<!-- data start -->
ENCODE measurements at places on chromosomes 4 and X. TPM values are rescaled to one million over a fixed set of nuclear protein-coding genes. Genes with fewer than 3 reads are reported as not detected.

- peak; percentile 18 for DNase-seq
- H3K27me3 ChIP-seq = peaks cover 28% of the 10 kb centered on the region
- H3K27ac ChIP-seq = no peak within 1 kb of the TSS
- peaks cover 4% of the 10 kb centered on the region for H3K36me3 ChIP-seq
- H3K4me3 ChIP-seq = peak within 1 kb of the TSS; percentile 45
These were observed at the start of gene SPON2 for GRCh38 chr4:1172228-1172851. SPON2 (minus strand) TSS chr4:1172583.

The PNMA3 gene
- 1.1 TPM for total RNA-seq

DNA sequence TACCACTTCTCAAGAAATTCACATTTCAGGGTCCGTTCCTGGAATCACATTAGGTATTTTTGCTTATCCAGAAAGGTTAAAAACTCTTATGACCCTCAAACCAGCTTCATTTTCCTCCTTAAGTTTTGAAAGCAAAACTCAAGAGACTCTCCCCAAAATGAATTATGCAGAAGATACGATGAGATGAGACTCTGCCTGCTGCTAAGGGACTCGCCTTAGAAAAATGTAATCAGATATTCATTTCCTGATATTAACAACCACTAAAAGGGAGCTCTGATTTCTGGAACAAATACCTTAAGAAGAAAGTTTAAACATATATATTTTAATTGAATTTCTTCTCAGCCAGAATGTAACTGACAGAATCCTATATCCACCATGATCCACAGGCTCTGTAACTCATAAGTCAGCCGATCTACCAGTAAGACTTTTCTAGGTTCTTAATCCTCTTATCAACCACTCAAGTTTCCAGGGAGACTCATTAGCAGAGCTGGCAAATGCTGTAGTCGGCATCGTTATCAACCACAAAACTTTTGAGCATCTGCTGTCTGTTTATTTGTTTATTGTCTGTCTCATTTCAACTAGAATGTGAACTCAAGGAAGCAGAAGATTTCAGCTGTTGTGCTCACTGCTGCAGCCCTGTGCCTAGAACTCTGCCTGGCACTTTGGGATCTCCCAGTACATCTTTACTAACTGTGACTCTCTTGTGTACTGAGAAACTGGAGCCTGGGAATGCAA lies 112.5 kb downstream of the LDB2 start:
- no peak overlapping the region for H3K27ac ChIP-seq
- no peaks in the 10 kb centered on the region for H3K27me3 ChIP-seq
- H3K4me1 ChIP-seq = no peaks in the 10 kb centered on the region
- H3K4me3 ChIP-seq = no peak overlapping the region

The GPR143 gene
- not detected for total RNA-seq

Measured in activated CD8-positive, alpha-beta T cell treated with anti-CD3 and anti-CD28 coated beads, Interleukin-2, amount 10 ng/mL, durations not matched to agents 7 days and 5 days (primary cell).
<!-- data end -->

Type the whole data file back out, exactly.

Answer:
ENCODE measurements at places on chromosomes 4 and X. TPM values are rescaled to one million over a fixed set of nuclear protein-coding genes. Genes with fewer than 3 reads are reported as not detected.

- peak; percentile 18 for DNase-seq
- H3K27me3 ChIP-seq = peaks cover 28% of the 10 kb centered on the region
- H3K27ac ChIP-seq = no peak within 1 kb of the TSS
- peaks cover 4% of the 10 kb centered on the region for H3K36me3 ChIP-seq
- H3K4me3 ChIP-seq = peak within 1 kb of the TSS; percentile 45
These were observed at the start of gene SPON2 for GRCh38 chr4:1172228-1172851. SPON2 (minus strand) TSS chr4:1172583.

The PNMA3 gene
- 1.1 TPM for total RNA-seq

DNA sequence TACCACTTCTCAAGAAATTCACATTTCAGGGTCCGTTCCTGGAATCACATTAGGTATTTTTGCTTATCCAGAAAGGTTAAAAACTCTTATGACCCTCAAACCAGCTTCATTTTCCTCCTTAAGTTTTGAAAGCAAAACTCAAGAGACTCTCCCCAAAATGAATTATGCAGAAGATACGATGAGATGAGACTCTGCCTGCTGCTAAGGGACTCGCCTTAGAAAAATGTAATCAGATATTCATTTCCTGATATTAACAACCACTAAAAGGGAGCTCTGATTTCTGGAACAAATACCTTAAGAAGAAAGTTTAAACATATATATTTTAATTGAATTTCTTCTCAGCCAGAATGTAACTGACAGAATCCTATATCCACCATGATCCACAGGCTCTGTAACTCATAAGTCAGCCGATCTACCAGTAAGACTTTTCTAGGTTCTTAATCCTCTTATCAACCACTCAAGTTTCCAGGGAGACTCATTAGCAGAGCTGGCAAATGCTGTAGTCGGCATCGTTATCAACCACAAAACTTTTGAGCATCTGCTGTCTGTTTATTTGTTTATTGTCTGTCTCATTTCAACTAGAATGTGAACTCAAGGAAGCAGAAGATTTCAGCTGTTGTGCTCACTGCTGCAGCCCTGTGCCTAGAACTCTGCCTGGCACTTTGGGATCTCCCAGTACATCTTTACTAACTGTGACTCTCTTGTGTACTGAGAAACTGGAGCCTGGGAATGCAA lies 112.5 kb downstream of the LDB2 start:
- no peak overlapping the region for H3K27ac ChIP-seq
- no peaks in the 10 kb centered on the region for H3K27me3 ChIP-seq
- H3K4me1 ChIP-seq = no peaks in the 10 kb centered on the region
- H3K4me3 ChIP-seq = no peak overlapping the region

The GPR143 gene
- not detected for total RNA-seq

Measured in activated CD8-positive, alpha-beta T cell treated with anti-CD3 and anti-CD28 coated beads, Interleukin-2, amount 10 ng/mL, durations not matched to agents 7 days and 5 days (primary cell).